One of Rolls Royce boss Torsten Muller-Otvos’ most memorable auto show moments came last year in Beijing when a man walked through the crowd to the carmaker’s stand and set down a suitcase.
“Millions of renminbi,” the man said of the suitcase’s contents. “Really, that was amazing. He bought a Phantom,” Muller-Otvos said.
The Rolls Royce chief executive told AFP no cash buyers had come forward yet at the ongoing Shanghai auto show, but the exhibition has provided further proof for luxury carmakers that their future is in China.
Sales of luxury cars are booming, reflecting the explosion of wealth in the world’s most populous country, which has 115 billionaires according to Forbes magazine’s 2011 list — second only to the United States.
As soon as Muller-Otvos finished unveiling the new Ghost with an extended wheel base on Tuesday — the first time Rolls Royce has premiered a new model in Asia — the stage was swamped.
Using connections to enter the show on the media preview day, millionaires bought two Rolls Royce Phantoms, which start at nine million yuan ($1.3 million) and four of the new Ghosts, starting at 5.1 million yuan.
The price tags included China’s hefty 145 percent tax on imported luxury cars.
“Normally, this does not happen. Not on the first press day,” Muller-Otvos said.
Rolls Royce saw its China sales rise 600 percent last year and Muller-Otvos said he expects to see solid double-digit growth in 2011. China passed Britain last year as Rolls’ number two market after the United States.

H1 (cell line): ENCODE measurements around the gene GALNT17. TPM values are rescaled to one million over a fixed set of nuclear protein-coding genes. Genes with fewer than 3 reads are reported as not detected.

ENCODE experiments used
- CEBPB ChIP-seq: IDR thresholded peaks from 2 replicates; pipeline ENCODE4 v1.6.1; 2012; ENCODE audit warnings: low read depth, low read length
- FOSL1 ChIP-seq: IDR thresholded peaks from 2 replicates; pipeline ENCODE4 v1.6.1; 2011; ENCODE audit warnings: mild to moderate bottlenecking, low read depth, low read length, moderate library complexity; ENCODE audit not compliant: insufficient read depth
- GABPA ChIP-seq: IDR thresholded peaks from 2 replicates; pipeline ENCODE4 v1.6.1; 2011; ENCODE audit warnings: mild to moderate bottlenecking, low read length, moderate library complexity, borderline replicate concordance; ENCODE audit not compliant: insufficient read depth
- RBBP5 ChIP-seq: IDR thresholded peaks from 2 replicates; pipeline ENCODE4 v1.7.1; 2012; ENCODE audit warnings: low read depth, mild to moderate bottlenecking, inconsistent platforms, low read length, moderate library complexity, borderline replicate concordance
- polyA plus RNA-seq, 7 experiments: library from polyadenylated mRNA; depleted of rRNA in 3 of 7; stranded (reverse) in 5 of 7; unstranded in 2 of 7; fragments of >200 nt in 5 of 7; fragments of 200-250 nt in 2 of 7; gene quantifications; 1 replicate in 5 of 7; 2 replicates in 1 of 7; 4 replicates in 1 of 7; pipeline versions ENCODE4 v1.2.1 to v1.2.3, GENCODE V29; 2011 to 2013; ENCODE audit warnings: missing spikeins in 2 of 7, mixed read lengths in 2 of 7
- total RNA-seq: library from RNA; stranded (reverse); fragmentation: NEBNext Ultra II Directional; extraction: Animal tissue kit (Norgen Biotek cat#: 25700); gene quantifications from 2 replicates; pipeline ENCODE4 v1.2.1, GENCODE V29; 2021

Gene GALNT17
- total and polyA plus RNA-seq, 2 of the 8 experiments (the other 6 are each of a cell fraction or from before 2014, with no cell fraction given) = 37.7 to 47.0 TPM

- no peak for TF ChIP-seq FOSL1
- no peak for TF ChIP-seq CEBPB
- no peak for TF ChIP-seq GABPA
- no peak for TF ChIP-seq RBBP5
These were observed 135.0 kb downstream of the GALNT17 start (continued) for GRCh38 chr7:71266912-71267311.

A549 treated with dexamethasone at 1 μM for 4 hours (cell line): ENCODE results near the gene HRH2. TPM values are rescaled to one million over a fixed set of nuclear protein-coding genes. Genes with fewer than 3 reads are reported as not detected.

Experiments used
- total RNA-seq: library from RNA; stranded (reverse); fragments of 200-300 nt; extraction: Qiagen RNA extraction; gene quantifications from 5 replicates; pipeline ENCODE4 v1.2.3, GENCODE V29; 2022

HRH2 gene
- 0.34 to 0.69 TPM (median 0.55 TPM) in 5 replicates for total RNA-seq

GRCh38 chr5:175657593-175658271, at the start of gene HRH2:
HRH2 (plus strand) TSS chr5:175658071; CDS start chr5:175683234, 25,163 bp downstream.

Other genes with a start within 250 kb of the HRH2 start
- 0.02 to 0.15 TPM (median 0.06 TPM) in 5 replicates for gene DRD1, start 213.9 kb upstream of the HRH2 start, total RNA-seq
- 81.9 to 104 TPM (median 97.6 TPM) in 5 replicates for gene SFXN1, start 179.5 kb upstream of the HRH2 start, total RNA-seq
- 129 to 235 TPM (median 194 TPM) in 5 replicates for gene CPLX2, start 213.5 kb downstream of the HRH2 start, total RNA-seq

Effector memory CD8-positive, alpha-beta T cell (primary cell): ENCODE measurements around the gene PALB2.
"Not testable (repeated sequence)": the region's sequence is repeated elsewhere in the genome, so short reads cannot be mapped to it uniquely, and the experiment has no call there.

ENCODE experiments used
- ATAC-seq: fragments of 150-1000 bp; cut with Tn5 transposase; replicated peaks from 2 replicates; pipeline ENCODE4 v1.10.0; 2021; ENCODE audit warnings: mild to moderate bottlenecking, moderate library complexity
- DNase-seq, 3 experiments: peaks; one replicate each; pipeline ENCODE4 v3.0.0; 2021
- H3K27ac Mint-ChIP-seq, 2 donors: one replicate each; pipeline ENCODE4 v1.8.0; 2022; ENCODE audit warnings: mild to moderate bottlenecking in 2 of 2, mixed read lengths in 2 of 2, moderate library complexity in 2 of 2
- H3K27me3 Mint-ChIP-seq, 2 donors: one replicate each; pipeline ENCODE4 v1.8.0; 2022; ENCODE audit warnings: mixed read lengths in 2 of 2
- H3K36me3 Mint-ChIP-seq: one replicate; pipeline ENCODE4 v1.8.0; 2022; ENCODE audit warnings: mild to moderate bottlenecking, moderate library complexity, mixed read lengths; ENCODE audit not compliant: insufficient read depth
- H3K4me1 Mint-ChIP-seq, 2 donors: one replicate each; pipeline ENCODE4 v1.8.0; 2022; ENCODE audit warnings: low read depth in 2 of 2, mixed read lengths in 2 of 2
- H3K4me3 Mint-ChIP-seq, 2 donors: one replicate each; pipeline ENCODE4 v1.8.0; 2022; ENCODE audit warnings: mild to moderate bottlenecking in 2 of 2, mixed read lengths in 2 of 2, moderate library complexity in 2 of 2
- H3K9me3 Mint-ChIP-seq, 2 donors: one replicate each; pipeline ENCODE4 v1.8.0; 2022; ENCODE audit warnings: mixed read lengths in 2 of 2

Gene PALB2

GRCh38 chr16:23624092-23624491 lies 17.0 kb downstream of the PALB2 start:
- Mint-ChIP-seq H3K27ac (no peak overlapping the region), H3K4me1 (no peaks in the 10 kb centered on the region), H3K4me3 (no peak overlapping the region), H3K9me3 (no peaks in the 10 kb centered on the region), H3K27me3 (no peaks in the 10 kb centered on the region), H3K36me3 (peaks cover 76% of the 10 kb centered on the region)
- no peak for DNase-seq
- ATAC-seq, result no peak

China’s luxury car sales are expected to rise to more than 909,900 units this year, up from about 727,200 last year, according to forecasts by IHS Automotive. And that number could to climb to 1.6 million in 2015, it added.
The number of individuals in China worth at least 10 million yuan ($1.5 million), rose by 9.7 percent in the past year to 960,000, according to a report published last week by the Hurun Report, Shanghai-based wealth trackers.
This is a source of political tension in China, where there is rising public dissatisfaction with a widening wealth gap. The government has vowed to pursue more equitable growth in the future.
But carmakers’ ambitions are fuelled by Chinese growth rates that continue to be the envy of the world — the world’s second-largest economy grew 10.3 percent in 2010 as other major economies limped out of the global downturn.
“There are more cities with millionaires in China now than in Europe,” Matthew Bennett, the Asia-Pacific director for British luxury car maker Aston Martin told AFP.
Aston Martin caused a buzz in Shanghai by selling one of its super-luxury One-77s for 47 million yuan. The company will make only 77 of the cars and five were set aside to sell in China.
Prices for the One-77 start at 38 million yuan in China, including taxes, and are higher for add-ons such as solid-gold interior features, Bennett said.
“We don’t like to say it’s the most expensive car in the show, but we are pretty confident it will be,” he added.
Asia is the fastest-growing region for Aston Martin, currently accounting for 10 percent of its sales. China overtook Japan last year to become its top market in the region with more than 100 cars sold.
Bennett said China sales should double in 2011.
“We are very, very excited about the potential in China,” he said.
Italy’s Lamborghini said it expects China to become its number one market this year as sales accelerate at turbo speeds.
Orders from China are coming in faster than Lamborghini can make cars and customers at the Shanghai auto show were being told they would have to wait until next year for delivery, China Business News reported.
Luxury carmakers believe this could be just the start of a golden age for them in China.
“There’s still a lot of growth potential,” Rolls Royce’s Muller-Otvos said. “There’s still a lot of new millionaires to come into the market.”